Artist News

Justin Timberlake apologises to Britney Spears and Janet Jackson

By | Published on Monday 15 February 2021

Justin Timberlake

Justin Timberlake has apologised to Britney Spears and Janet Jackson for failing to support them in situations that allowed him to benefit from “a system that condones misogyny and racism”.

Timberlake spoke out following the recent airing of US TV documentary ‘Framing Britney Spears’, in which he comes in for criticism. He and Spears dated between 1999 and 2002, of course, while he was still a member of the boyband N*Sync.

“I’ve seen the messages, tags, comments, and concerns and I want to respond”, he wrote on Instagram. “I am deeply sorry for the times in my life where my actions contributed to the problem, where I spoke out of turn, or did not speak up for what was right. I understand that I fell short in these moments and in many others and benefited from a system that condones misogyny and racism”.

“I specifically want to apologise to Britney Spears and Janet Jackson both individually, because I care for and respect these women and I know I failed”, he goes on. “I also feel compelled to respond, in part, because everyone involved deserves better and most importantly, because this is a larger conversation that I wholeheartedly want to be part of and grow from”.

Among the various appearances of Timberlake that feature in the documentary, one aims to show how he and Spears were treated differently after they split.

Spears had previously said that she was waiting until marriage to lose her virginity, although in a radio interview Timberlake revealed that they had slept together. While Timberlake suffered no consequences for this, it was one of many things used to attack Spears – she being subsequently told by journalist Diane Sawyer that she had “disappointed a lot of mothers”.

In the case of Janet Jackson, the apology relates to her Super Bowl half time performance in 2004. Timberlake guested, of course, and during the performance was involved in the “wardrobe malfunction” that exposed her breast mid-show.

Following the outrage that that incident caused, Jackson was barred from performing at the Super Bowl ever again, and was even uninvited from that year’s Grammy Awards. Timberlake, meanwhile, went on to headline the Super Bowl half time show himself in 2018, and not only retained his invite to the 2004 Grammys but was able to use one of his acceptance speeches to apologise for the incident. He generally avoided criticism in the media too, despite initially making light of the incident.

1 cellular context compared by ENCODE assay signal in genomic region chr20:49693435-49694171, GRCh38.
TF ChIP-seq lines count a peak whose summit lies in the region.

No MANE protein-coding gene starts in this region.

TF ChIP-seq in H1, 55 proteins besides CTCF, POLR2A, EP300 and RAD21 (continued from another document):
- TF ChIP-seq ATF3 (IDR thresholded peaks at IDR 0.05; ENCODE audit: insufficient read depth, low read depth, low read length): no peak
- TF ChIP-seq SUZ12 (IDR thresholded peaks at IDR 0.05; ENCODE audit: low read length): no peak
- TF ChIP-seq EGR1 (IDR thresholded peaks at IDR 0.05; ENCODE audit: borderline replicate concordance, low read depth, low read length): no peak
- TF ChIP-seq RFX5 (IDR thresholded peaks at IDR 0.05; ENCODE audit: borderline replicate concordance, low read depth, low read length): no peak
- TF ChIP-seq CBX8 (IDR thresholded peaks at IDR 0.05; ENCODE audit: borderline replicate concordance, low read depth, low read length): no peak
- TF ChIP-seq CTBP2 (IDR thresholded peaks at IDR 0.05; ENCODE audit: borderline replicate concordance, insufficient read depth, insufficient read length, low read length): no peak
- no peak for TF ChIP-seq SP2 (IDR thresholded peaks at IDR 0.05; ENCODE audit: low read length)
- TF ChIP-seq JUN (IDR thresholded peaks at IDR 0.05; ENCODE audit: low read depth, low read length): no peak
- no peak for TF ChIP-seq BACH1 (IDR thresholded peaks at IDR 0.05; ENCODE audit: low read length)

Continuing his new statement, Timberlake says: “The industry is flawed. It sets men, especially white men, up for success. It’s designed this way. As a man in a privileged position I have to be vocal about this. Because of my ignorance, I didn’t recognise it for all that it was while it was happening in my own life, but I do not want to ever benefit from others being pulled down again”.

“I have not been perfect in navigating all of this throughout my career”, he concludes. “I know this apology is a first step and doesn’t absolve the past. I want to take accountability for my own missteps in all of this as well as be part of a world that uplifts and supports. I care deeply about the wellbeing of the people I love and have loved. I can do better and I will do better”.

As well as looking at her treatment in the media leading up to a much-publicised breakdown in 2007, ‘Framing Britney Spears’ also delves into the conservatorship Spears has been placed under since 2008 – leaving her unable to control her own personal and financial affairs.

Her father was given that control under the conservatorship, though his ongoing role has been subject to legal action over the last year. Last week, the court overseeing the case gave co-conservator the Bremmer Trust equal power of decision making. Ultimately, Britney is hoping to have her father removed from the running of her affairs entirely.